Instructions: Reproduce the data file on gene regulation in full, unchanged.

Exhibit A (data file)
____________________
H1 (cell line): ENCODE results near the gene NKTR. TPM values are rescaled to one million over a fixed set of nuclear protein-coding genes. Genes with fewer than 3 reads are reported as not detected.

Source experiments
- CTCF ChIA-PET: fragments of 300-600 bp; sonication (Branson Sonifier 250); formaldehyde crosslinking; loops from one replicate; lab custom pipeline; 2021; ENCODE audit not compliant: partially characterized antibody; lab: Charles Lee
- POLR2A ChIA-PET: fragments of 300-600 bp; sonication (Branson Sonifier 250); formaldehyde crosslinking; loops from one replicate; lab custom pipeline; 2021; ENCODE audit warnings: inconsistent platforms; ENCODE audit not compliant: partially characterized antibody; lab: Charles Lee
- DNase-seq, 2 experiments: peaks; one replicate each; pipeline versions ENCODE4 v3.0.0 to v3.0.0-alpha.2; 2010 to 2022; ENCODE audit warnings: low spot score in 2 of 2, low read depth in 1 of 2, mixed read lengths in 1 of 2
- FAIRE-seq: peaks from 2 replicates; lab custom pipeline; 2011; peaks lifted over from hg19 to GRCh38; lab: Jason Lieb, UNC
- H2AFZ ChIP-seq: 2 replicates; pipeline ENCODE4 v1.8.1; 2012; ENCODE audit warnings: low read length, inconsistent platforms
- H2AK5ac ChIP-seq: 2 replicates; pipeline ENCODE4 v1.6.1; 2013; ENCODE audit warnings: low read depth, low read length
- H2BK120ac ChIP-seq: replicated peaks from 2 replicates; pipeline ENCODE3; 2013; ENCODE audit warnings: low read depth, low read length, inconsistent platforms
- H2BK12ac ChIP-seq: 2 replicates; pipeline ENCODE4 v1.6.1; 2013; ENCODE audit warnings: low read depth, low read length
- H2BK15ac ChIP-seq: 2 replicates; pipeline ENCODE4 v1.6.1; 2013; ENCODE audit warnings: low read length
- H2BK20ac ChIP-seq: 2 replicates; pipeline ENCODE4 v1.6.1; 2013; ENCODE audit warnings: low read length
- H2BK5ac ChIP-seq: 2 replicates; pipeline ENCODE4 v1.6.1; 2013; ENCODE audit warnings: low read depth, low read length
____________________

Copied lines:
H1 (cell line): ENCODE results near the gene NKTR. TPM values are rescaled to one million over a fixed set of nuclear protein-coding genes. Genes with fewer than 3 reads are reported as not detected.

Source experiments
- CTCF ChIA-PET: fragments of 300-600 bp; sonication (Branson Sonifier 250); formaldehyde crosslinking; loops from one replicate; lab custom pipeline; 2021; ENCODE audit not compliant: partially characterized antibody; lab: Charles Lee
- POLR2A ChIA-PET: fragments of 300-600 bp; sonication (Branson Sonifier 250); formaldehyde crosslinking; loops from one replicate; lab custom pipeline; 2021; ENCODE audit warnings: inconsistent platforms; ENCODE audit not compliant: partially characterized antibody; lab: Charles Lee
- DNase-seq, 2 experiments: peaks; one replicate each; pipeline versions ENCODE4 v3.0.0 to v3.0.0-alpha.2; 2010 to 2022; ENCODE audit warnings: low spot score in 2 of 2, low read depth in 1 of 2, mixed read lengths in 1 of 2
- FAIRE-seq: peaks from 2 replicates; lab custom pipeline; 2011; peaks lifted over from hg19 to GRCh38; lab: Jason Lieb, UNC
- H2AFZ ChIP-seq: 2 replicates; pipeline ENCODE4 v1.8.1; 2012; ENCODE audit warnings: low read length, inconsistent platforms
- H2AK5ac ChIP-seq: 2 replicates; pipeline ENCODE4 v1.6.1; 2013; ENCODE audit warnings: low read depth, low read length
- H2BK120ac ChIP-seq: replicated peaks from 2 replicates; pipeline ENCODE3; 2013; ENCODE audit warnings: low read depth, low read length, inconsistent platforms
- H2BK12ac ChIP-seq: 2 replicates; pipeline ENCODE4 v1.6.1; 2013; ENCODE audit warnings: low read depth, low read length
- H2BK15ac ChIP-seq: 2 replicates; pipeline ENCODE4 v1.6.1; 2013; ENCODE audit warnings: low read length
- H2BK20ac ChIP-seq: 2 replicates; pipeline ENCODE4 v1.6.1; 2013; ENCODE audit warnings: low read length
- H2BK5ac ChIP-seq: 2 replicates; pipeline ENCODE4 v1.6.1; 2013; ENCODE audit warnings: low read depth, low read length